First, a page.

It was an itch behind his eyes: a blurriness to the world, as though the things he was looking at had become a good bit less solid. This was because they had developed odd echoes of themselves, he realised. Everything he looked at had a sense of depth. The longer he looked, the more clearly he could see the tail that stretched behind even the tiniest object, gold and shadow-flecked; paths that vanished back far further than anything in the room ought to be able to. It was most noticeable in the people, however. Ron and Hermione, against the bookshelf opposite, seemed to stand at the head of golden-dark, neverending silhouettes that stretched behind them, subtly altered the further back he looked.
"You will all need to focus on Mr Malfoy," McGonagall said calmly. "Attempting to look at everything in the room will undoubtedly give you a headache."
Harry turned to look at Draco. Instantly he saw that he was different. The path behind him was shorter than that of anything else in the room. It stopped not far behind him, and it shifted and wavered in a way the other timepaths didn't.
Draco himself was the only one who hadn't drunk the potion. He brushed his robes down, looking unnerved at the wide-eyed attention of everybody else in the room; or maybe at the way their eyes focused on the gold-edged echo-shapes beyond him.
"Mrs Malfoy, I trust that you have learned your incantation?"
Narcissa, who had been staring, stricken, at the cut-off shape of her son's timepath, snapped her head up. "Shall I begin, Headmistress?" At a nod, she moved to stand in front of McGonagall's desk once more. Her fingers folded the material of her robe, but otherwise she showed no sign of nerves.
The others drew their wands, shifting into a rough circle shape. Their formation didn't matter, Hermione had assured Harry, but they all needed to be able to see Draco.
Narcissa began to speak.
The odd, not-quite-nonsense words set a strange humming feeling to Harry's skin. He'd only seen them written down before, in the book Draco had found the incantation in. Spoken, they gave Narcissa's smooth, well-modulated voice odd harmonics.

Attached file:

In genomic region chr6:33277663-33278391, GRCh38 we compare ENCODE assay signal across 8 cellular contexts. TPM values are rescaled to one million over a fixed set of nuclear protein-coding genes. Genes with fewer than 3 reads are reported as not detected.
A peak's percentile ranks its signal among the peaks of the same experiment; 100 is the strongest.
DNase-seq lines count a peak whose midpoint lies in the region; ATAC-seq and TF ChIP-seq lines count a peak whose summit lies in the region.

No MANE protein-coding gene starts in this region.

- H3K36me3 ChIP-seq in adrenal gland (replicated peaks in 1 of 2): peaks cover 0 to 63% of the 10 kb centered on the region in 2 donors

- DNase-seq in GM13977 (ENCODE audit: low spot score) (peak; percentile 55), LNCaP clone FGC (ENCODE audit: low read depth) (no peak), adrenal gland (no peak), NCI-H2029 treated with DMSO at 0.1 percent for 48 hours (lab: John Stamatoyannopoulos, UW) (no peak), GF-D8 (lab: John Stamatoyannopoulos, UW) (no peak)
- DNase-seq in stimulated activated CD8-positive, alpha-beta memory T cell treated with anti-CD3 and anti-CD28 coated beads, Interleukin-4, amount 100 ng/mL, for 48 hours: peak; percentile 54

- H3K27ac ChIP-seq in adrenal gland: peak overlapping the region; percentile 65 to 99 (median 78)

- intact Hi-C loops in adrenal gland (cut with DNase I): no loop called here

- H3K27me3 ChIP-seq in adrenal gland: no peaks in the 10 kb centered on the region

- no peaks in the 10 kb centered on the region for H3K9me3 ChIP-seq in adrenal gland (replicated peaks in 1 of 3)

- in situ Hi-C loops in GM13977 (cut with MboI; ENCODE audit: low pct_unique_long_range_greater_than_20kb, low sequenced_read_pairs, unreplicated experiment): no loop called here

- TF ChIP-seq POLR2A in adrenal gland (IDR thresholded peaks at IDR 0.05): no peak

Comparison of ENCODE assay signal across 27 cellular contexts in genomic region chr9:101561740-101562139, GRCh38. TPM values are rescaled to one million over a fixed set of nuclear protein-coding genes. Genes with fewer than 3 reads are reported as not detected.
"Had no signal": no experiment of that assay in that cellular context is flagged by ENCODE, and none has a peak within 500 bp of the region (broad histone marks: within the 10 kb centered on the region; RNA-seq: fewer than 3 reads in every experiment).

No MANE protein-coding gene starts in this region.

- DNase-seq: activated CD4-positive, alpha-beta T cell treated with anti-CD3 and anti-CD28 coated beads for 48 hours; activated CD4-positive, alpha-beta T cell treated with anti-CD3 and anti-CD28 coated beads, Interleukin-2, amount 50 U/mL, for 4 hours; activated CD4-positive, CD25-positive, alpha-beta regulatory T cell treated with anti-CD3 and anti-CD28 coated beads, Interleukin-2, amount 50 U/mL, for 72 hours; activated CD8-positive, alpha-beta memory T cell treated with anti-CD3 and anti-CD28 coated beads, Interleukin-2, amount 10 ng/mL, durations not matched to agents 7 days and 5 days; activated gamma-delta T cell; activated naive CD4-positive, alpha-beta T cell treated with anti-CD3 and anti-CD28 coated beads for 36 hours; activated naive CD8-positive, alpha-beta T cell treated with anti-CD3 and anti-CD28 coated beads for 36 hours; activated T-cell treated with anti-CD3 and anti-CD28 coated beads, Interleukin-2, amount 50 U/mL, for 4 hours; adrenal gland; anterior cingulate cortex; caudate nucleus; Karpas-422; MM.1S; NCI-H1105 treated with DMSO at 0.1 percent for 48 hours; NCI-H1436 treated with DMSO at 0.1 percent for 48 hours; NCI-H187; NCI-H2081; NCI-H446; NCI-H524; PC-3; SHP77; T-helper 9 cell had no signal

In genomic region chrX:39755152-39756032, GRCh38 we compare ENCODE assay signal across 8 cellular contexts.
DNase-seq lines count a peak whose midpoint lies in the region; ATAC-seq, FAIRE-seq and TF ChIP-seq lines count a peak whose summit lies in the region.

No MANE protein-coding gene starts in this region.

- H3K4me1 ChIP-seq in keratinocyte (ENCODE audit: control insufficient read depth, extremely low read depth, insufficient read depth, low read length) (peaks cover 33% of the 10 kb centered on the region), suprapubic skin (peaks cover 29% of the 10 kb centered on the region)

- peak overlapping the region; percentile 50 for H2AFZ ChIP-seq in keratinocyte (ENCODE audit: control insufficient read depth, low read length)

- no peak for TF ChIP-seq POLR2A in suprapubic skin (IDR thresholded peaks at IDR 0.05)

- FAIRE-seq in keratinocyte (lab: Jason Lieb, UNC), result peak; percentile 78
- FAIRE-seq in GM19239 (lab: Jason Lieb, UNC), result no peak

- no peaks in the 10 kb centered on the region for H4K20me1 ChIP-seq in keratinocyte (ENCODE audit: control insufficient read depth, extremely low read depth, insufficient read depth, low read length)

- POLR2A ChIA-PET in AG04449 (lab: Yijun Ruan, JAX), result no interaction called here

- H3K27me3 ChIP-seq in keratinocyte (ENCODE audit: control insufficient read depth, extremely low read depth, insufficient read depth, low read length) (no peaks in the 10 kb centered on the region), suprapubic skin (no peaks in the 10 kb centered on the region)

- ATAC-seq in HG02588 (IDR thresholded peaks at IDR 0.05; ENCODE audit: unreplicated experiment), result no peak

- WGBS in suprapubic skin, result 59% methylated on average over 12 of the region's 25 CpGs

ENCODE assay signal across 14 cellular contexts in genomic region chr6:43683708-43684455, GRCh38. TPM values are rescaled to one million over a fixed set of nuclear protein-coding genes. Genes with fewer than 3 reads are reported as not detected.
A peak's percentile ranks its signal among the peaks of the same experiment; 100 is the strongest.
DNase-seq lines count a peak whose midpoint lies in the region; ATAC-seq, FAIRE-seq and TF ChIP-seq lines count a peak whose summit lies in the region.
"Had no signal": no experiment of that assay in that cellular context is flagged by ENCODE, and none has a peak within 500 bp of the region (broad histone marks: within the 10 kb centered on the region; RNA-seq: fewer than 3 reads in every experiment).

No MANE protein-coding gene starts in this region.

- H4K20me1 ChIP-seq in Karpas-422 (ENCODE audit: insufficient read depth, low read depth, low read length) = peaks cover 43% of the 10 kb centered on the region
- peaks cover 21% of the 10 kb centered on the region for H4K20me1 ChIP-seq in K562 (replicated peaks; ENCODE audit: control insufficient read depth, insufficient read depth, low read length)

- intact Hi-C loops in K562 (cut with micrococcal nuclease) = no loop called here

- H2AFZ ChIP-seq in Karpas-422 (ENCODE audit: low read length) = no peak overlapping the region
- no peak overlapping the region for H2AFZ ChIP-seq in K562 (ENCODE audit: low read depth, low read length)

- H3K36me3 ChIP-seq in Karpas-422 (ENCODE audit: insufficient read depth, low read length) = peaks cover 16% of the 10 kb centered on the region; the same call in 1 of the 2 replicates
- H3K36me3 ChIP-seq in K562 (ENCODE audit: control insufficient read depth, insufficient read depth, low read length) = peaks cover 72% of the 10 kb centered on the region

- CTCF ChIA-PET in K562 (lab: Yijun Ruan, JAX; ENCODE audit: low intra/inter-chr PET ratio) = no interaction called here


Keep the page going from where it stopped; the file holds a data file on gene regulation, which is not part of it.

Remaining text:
At the first break in the incantation, Professor McGonagall raised her wand to the flickering shape of Draco's timepath and cast, "Transeo Tempus." The smooth rhythm of Narcissa's incantation picked up immediately after it, including McGonagall's spell in its own shape.
At the next break, Crabbe cast, fumbling his entry slightly. Then Pansy, then Goyle.
At his own turn, Harry raised his wand and concentrated fiercely on memories of the Draco he'd known here. "Transeo Tempus," he said, feeling the rhythm of Narcissa's incantation sweep up the spell and include it in itself.
He'd cast the spell successfully before, though, and he could feel that what he'd cast now was struggling to take. There was a prickliness to the air that he recognised as significant magic build-up — he'd experienced it before when Dumbledore and Voldemort duelled in the Atrium of the Ministry — but there was a sluggish feel to it, as though it couldn't quite find a direction.
Ron cast, then Hermione, then Sinistra. Narcissa was still incanting — Harry had no idea whether she'd reached the end of the first cycle and started again, or even if she'd been through three or four cycles by now. All the syllables were meaningless, although they all had an odd weight and significance. Almost as though they were bending the air in some way.
McGonagall began the circle again with the next casting.
Draco was fading. He stumbled, dropping to one knee for a moment before he got to his feet once more. He closed his eyes, looking sick.
Narcissa's voice faltered, and there was a momentary lurch in the flow of magic around them. She quickly started up again.
Draco swayed again, and Harry couldn't help himself. He took three steps forward and pushed his shoulder under Draco's arm, holding him upright. Draco gave him a strained, grateful look.
Harry's turn to cast. He clutched his wand, focusing on the wavering gold and shadow lines radiating between his fingers where he held Draco, and said "Transeo Tempus."
He caught McGonagall's eye. She seemed to decide that he could cast from there as easily as from further off, since she nodded at him. Her face was tight.
The sluggish, heavy feel to the air increased each time somebody new cast. Narcissa was flagging, her voice hoarse. Hermione leaned on Ron.
"Concentrate on memories of this world's Draco," McGonagall said urgently, over the rhythm of Narcissa's voice. "The spell is struggling to find a direction. Concentrate harder."
Harry closed his eyes, pressing his face against Draco's shoulder, and obeyed. He remembered Draco Malfoy as he'd last seen him, running towards the boundaries of Hogwarts, a grey shape beyond Professor Snape's running form.
"Transeo Tempus," Hermione said.
Draco Malfoy on the tower, his face sickly green in the light of the Dark Mark shimmering in the sky, his wand wavering as he pointed it at Dumbledore.